Are You Addicted To Sugar?

This article is written by nutritionist, Christine Bailey from Advance Nutrition Consultancy.

With Easter upon us you may be feeling a little overwhelmed by the mounds of chocolate, Easter eggs, sugary candy in our shops. But you don’t have to eat sweets and chocolate to still be addicted to sugar.  Sugar is everywhere in our foods – drinks, cereals, breads, pastries, yogurts, sauces, desserts – in fact most processed foods.

You don’t have to consume white sugar lumps to be addicted to sugar.  Refined carbohydrates such as breads, cereals, rice, potatoes, pasta, pastry goods, crackers etc all have a similar effect on our glucose levels and can result in unstable blood sugar, energy dips and cravings. Importantly it will also cause you to put on weight.

There is a vast amount of research indicating that sugar in the diet is detrimental to health.  Excess sugar consumption has been associated with conditions like high blood pressure, high cholesterol, cardiovascular disease, obesity and premature aging; and restricting sugar intake is recognised as crucial in preventing the development of such chronic diseases.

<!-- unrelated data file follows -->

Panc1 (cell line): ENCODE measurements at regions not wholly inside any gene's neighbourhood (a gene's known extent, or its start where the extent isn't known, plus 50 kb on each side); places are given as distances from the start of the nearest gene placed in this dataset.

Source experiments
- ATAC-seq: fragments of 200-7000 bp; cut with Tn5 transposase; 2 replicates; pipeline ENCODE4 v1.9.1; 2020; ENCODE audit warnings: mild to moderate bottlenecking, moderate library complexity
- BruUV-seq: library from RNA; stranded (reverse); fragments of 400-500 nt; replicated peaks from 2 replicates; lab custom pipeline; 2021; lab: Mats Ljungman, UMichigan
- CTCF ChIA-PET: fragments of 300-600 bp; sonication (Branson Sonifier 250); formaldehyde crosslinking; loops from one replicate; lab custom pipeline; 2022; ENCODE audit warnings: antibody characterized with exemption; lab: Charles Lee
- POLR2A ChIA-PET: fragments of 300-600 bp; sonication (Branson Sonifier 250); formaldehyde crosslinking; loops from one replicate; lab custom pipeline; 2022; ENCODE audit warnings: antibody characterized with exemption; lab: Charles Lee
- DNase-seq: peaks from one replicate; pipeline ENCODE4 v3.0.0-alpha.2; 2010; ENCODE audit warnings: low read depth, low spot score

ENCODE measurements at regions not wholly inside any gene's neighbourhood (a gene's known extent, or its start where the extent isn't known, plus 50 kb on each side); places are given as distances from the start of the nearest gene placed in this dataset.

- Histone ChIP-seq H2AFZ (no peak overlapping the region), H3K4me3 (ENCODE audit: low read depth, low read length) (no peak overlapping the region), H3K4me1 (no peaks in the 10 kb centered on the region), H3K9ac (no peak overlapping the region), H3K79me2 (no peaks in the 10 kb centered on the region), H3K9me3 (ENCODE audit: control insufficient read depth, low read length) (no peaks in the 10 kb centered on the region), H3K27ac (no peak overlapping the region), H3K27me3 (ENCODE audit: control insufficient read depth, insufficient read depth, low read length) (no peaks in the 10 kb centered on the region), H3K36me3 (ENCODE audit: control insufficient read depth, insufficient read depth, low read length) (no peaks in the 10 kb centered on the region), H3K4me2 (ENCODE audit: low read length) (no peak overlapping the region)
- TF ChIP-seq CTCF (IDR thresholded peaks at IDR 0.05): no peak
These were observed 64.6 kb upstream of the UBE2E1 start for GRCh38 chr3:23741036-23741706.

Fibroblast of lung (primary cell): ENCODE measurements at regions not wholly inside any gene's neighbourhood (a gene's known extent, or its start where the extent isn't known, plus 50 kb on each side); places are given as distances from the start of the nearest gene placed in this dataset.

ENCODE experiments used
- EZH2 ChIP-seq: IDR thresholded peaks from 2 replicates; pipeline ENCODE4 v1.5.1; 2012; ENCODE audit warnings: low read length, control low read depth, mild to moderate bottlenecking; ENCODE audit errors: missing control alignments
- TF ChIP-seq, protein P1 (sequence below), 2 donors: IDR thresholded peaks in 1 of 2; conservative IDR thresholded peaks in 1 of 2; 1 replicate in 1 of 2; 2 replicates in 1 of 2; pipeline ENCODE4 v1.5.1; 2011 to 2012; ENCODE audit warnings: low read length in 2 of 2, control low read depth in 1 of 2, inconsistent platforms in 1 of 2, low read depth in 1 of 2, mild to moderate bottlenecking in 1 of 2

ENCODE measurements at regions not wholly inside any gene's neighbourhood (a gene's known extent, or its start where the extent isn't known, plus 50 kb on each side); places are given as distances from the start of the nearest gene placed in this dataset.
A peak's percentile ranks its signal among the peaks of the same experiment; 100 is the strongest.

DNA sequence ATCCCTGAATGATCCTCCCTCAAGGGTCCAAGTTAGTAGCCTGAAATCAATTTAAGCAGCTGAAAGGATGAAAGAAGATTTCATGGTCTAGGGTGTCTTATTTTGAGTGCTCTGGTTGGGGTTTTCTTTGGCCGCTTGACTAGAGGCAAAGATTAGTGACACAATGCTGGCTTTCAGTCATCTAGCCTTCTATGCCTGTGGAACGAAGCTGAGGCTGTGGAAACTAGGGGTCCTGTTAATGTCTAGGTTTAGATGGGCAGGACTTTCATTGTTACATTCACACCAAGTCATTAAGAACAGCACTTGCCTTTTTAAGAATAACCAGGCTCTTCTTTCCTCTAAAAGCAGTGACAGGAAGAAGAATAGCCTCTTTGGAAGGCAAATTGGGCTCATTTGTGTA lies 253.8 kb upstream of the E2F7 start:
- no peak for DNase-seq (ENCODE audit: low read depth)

It is easy to become confused by the various sugars and sweeteners available. Not all sugars are created equal and just because something is termed ‘natural’ does not mean it is necessarily beneficial to our health.  Even healthier sugars and sweeteners should be limited and used sparingly.

One of the worst offenders is high fructose corn syrup (HFCS) which is 55 percent fructose and 45 percent glucose and is now present in many processed foods and drinks.

HFCS is absorbed so quickly that in high amounts the liver can become overwhelmed, leading to elevated blood levels of triglycerides, very low density lipoprotein (VLDL) – a risk factor for heart disease.

But don’t resort to artificial sweeteners – these such as  sucralose (Splenda), aspartame and saccharin, have been linked to a variety of health conditions, despite being low in calories.  They may even stimulate sugar cravings leading you to put on more weight.

The best approach is to focus on whole unprocessed foods including plenty of protein rich foods, nuts, seeds, vegetables and some fruit.  But if you are looking for a healthier sugar my favourites are xylitol, Sweet Freedom and pure stevia as well as using dried fruit and fresh fruit in recipes to provide sweetness.

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